You may put off planning for incapacity because you're healthy and young. You might think it's something to worry about later when you're much older.
But if you don't plan for incapacity in Georgia, you and your family could face a wide range of problems down the road. Below, learn about the legal documents you need as part of your incapacity plan.
Georgia Durable Power of Attorney
With a durable power of attorney document, you can appoint someone to handle your financial and personal business affairs if you're unable to manage them on your own. This person can write checks, pay taxes, and hire a caregiver for you. They can also take care of legal issues and manage your personal business interests on your behalf. Having someone with this authority can eliminate the need to have a conservator appointed by the court, and therefore eliminate the costs and time delays associated with that process. Plus, it keeps you and your situation out of court and your affairs private.
Georgia Advance Directive for Healthcare
You're free to make your own medical decisions now, but what would happen if you lost capacity and could no longer act for yourself, whether because of dementia or unconsciousness or something else?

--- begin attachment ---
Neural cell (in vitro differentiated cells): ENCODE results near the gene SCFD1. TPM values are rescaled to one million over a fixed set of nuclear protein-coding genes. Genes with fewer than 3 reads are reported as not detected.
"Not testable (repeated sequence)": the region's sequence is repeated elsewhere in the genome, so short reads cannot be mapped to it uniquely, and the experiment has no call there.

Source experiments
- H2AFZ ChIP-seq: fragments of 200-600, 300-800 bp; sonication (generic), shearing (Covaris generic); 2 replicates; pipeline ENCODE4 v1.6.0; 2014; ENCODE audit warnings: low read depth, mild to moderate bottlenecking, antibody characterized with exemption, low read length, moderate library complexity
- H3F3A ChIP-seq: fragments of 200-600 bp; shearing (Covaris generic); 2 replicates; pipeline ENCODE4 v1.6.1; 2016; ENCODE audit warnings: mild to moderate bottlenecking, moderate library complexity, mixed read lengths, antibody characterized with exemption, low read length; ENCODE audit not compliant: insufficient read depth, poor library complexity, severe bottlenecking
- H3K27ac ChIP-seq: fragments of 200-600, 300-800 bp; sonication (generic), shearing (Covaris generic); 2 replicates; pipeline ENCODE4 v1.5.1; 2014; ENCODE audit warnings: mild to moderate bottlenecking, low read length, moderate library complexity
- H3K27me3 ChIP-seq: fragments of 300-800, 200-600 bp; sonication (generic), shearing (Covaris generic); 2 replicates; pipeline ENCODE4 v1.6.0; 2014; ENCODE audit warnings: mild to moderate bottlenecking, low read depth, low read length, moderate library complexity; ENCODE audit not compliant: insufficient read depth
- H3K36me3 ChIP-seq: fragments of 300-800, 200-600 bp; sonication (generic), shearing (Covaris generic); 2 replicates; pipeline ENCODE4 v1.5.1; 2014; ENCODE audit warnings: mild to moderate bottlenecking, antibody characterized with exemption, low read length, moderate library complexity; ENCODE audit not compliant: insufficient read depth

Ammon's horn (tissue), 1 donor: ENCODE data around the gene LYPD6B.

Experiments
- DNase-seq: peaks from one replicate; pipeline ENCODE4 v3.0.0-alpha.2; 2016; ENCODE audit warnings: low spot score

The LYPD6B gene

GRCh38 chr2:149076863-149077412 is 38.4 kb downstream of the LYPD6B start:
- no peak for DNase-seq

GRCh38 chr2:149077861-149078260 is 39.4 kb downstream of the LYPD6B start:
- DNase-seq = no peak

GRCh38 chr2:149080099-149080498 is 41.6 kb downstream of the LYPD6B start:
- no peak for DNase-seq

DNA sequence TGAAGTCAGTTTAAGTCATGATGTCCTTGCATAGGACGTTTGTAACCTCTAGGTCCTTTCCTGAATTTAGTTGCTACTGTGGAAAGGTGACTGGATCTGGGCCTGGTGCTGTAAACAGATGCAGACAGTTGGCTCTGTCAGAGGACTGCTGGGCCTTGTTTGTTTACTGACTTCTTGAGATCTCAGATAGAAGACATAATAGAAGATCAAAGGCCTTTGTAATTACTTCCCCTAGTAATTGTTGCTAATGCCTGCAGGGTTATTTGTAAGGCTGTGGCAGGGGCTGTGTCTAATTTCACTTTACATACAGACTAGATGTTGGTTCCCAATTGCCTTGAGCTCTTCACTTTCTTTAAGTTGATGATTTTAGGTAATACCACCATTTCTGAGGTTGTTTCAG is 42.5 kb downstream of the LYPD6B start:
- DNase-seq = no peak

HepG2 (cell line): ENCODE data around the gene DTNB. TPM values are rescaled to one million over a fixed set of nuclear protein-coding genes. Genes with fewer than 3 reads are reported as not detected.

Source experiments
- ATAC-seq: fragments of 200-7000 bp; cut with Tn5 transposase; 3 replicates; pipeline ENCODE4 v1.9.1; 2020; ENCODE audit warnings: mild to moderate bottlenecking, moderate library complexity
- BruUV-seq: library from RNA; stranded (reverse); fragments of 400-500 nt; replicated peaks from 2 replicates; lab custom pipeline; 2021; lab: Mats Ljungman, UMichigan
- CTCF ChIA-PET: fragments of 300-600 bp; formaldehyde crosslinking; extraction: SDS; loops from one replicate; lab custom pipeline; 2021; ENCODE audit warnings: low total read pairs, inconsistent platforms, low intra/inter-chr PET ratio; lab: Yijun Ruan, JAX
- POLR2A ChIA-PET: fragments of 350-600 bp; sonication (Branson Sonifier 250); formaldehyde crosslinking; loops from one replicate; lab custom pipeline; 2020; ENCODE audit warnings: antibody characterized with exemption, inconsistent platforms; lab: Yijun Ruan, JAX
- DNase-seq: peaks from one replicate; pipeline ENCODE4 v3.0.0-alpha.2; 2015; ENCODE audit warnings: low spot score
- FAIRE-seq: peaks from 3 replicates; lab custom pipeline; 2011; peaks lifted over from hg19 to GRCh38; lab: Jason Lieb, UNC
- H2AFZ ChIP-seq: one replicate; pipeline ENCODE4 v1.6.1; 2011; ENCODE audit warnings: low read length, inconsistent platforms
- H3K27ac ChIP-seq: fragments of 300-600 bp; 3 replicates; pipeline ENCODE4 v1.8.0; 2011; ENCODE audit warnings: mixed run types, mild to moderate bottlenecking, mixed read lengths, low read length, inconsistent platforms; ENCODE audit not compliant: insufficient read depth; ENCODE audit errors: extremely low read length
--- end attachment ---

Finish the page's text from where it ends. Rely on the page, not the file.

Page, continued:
For many people, this can seem very frightening. You would have no say over your own medical care, which means other people and your doctors might make choices you wouldn't have liked.
An advance directive for healthcare grants power to another person to make those choices for you. You may feel better knowing that you have someone you trust who has legal authority to look out for you when you can't speak for yourself, and someone who will carry out your wishes.
The Georgia advance directive for healthcare combines the elements of a medical power of attorney and a living will. So, this document spells out your healthcare-related wishes, such as whether you'd want to continue life support or undergo CPR if you are facing certain end of life scenarios.
This healthcare planning through the directive eases the stress and burden on your loved ones. It spares them from needing to make tough choices without your input during what's likely a difficult and upsetting time.
With a trust, you can have a successor trustee manage your assets on your behalf. A trust allows you to spell out what they should do with those assets and who to distribute them to if you pass away. The trust is administered outside of the probate court process helping keep your matters private, and it avoids the delays and costs associated with probate with respect to the assets funded into the trust.
You can place nearly any kind of asset in a trust. This includes real estate, bank accounts, vehicles, investments, and life insurance policies.
Not sure which type of trust is right for you? Call an estate planning lawyer from Peach State Wills & Trusts to learn more about your options.
Contact Peach State Wills & Trusts if You Need Help Planning for Incapacity
You likely don't want to imagine what might happen if you become incapacitated and are unable to make choices for yourself. But this is a possibility that you need to plan for even if you're healthy now.
Don't put off incapacity planning until it's too late. Contact Peach State Wills & Trusts at (678) 344-5342 to learn how to plan for incapacity in Georgia today.